MILWAUKEE -- Two candidates removed from the Milwaukee County Executive race are joining forces to try to get back on the ballot.
There's really little time to spare on this decision. Milwaukee County must provide ballots for the 2020 spring primary to all municipalities by Jan. 27. That leaves only a few days for the courts to rule on the ongoing dispute.
It's not often two people vying for the same elected seat work together. But, for now, Glendale Mayor Bryan Kennedy and former state senator Jim Sullivan find themselves in an uncommon alliance.
"We needed to band together on this because it's the same evidence being used against both of us," Kennedy says. "Our campaigns didn't do anything wrong, and they should not be penalized by a handful of circulators."
On Jan. 22, Kennedy and Sullivan filed an injunction to remain candidates in the race for Milwaukee County Executive. This week, the Wisconsin Elections Commission decided a number of signatures in both of their nomination papers were not valid.
According to Kennedy, more than one campaign in this race went to the same vendor to collect signatures on their behalf -- a common practice in campaign.
"The campaigns had no way of knowing that. That's not the candidates' fault," says Kennedy.
The dispute began on Jan. 10 when candidate and Milwaukee County Board Chairman Theo Lipscomb challenged the validity of his opponents' collected signatures. It was discovered circulators collected the same signatures for multiple candidates -- a violation of state law. Lipscomb issued the following statement regarding the candidates' filing:
"The disqualified candidates are each asking the court to disregard the law, one which they admit was violated, and exempt them from any penalty under the law. Meanwhile, thousands of other candidates have abided by this same law for over 40 years. Many have been disqualified for much lesser infractions. As it stands today, voters will soon have a choice between 4 diverse candidates, who each followed campaign laws, when they cast their ballot for Milwaukee County Executive on February 18, 2020."
The Milwaukee County Election Commission approved the challenge, but the motion to strike the signatures failed. Lipscomb then filed his appeal with the state -- and won. Both candidates argue it was the chair, not the entire elections commission, who made this week's decision. They say the matter deserves another look.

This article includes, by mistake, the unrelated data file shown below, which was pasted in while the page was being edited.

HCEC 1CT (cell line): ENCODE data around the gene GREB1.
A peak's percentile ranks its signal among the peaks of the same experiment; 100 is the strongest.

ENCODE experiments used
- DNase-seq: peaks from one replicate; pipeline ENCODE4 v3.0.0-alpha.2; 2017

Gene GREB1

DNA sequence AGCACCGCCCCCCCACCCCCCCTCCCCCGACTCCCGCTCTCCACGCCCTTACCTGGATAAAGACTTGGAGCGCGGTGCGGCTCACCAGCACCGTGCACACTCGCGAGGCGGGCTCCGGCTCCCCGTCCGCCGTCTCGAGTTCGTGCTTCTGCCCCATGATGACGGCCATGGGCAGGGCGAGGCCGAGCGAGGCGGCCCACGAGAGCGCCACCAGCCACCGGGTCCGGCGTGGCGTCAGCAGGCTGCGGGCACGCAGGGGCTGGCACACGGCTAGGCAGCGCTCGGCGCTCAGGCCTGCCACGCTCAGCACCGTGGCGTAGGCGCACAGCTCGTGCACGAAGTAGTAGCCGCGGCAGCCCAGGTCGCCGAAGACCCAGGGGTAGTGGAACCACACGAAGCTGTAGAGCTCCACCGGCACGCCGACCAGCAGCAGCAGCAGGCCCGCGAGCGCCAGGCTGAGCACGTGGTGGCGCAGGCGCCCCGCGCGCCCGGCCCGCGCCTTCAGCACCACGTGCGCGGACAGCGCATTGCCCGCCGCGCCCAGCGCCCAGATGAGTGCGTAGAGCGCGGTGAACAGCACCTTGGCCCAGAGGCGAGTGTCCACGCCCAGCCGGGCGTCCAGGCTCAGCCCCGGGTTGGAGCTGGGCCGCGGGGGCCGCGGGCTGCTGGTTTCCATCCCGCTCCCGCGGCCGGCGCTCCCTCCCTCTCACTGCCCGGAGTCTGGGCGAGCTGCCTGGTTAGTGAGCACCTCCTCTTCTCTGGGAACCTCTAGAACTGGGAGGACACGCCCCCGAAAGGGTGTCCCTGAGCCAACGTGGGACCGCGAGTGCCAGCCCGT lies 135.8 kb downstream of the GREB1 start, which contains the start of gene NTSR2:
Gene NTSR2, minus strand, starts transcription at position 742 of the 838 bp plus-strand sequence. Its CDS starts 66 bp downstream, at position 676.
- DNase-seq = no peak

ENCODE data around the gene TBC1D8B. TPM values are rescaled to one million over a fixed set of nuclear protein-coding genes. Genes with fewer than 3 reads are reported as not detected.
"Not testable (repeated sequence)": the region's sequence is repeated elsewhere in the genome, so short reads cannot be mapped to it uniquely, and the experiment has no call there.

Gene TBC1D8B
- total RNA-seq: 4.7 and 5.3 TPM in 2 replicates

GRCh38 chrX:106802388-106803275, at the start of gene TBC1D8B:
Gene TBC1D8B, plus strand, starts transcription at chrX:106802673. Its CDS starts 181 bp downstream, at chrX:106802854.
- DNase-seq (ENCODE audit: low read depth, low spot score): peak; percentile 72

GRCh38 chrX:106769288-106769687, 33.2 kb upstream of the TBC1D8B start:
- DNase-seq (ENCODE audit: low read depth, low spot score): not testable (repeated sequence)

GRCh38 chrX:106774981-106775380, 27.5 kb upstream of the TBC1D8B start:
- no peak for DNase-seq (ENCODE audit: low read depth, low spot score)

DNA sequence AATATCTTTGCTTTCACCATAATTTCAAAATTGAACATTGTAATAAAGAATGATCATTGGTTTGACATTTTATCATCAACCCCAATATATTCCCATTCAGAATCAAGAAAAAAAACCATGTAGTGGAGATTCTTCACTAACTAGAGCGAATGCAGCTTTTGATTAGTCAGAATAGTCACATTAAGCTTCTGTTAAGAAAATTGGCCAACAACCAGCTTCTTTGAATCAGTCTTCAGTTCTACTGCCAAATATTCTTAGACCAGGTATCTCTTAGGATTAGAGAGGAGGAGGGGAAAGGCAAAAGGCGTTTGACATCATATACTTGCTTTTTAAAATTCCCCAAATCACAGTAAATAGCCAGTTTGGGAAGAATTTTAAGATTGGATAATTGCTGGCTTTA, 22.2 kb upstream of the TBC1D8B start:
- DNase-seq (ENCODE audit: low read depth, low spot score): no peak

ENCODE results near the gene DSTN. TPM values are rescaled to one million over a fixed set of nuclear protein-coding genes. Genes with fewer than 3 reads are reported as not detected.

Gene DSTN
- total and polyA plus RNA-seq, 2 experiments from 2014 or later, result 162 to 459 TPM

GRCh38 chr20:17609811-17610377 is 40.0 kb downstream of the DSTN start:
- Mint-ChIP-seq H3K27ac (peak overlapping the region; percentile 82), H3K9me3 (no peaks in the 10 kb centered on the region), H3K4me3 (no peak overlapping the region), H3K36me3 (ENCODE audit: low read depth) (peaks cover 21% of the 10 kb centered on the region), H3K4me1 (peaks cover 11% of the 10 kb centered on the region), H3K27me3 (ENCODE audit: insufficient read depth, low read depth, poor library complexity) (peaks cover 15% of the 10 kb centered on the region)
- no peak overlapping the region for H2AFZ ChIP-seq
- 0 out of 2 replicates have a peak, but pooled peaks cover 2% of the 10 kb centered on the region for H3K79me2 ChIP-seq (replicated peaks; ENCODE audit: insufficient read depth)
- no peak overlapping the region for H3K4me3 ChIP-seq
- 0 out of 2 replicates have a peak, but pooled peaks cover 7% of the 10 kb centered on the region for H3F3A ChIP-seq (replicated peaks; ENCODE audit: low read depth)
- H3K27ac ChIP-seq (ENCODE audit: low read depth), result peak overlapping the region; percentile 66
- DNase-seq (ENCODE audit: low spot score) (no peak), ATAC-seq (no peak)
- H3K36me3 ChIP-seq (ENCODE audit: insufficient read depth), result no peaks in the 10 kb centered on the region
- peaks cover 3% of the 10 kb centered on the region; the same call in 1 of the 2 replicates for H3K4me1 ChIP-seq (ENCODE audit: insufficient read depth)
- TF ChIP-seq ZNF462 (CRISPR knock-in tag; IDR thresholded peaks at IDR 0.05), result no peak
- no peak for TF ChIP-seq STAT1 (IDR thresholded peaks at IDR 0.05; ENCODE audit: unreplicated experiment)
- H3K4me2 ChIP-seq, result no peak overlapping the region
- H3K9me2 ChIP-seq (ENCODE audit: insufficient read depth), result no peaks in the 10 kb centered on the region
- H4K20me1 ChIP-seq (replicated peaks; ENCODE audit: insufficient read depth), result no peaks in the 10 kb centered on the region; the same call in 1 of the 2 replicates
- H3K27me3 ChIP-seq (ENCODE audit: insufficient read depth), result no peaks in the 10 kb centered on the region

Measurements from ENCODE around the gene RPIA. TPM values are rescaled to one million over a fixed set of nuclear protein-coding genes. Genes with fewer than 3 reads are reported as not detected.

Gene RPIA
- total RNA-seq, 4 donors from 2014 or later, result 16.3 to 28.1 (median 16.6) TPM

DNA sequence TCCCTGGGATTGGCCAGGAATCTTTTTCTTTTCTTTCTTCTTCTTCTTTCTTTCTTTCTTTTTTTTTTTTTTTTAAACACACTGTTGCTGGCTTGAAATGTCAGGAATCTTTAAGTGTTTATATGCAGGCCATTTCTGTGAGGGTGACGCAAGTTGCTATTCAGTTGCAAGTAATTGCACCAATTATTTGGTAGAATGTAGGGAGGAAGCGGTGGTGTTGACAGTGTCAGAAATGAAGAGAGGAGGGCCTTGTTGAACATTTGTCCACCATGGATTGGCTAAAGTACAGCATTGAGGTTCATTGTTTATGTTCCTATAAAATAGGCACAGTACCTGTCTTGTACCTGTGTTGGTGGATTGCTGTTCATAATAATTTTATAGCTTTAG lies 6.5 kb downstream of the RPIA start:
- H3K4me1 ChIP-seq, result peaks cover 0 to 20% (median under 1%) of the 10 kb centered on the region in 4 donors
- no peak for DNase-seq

"We try to do the right thing for the voters, and that's to make sure the voters have choices," Kennedy says.
Sullivan's campaign stands by his previous statements about fighting this challenge:
"I am disappointed by the staff-level descision made by the Wisconsin Elections Commission (WEC), which overturned the Milwaukee County Election Commission decision where evidence was presented and due process was observed. The decision disenfranchises over 5,000 voters who signed nomination papers for myself and for Bryan Kennedy. Those voters could not have known of any process error on the part of circulators, nor could any of the four campaigns, including Theo Lipscomb's, which used paid circulators. There has not been even a hint of misrepresentation, which has not been alleged here, the election officials re to give effect to voter intent, 5,000 of whom signed nomination papers here and nearly a million of whom in the county will be potentially denied the chance to chose from a full panel of candidates.
For Theo Lipscomb, the rationale is clear. He doesn't want to put his track record on the County Board up against two better-qualified candidates, so he seeks a process-based disqualification. But for the WEC to take such a drastic step, at a staff review level, without so much as affording the parties an opportunity to appear and state our case, and without so much as a full commission vote, seems to me to be a miscarriage of justice, and an insult to the notion of free and open elections and the intent of the electorate. Milwaukee County deserves better. Out of respect for the voters, I think it is imperative for me to appeal the WEC decision and give the intent of thousands of Milwaukee County voters an opportunity to be heard.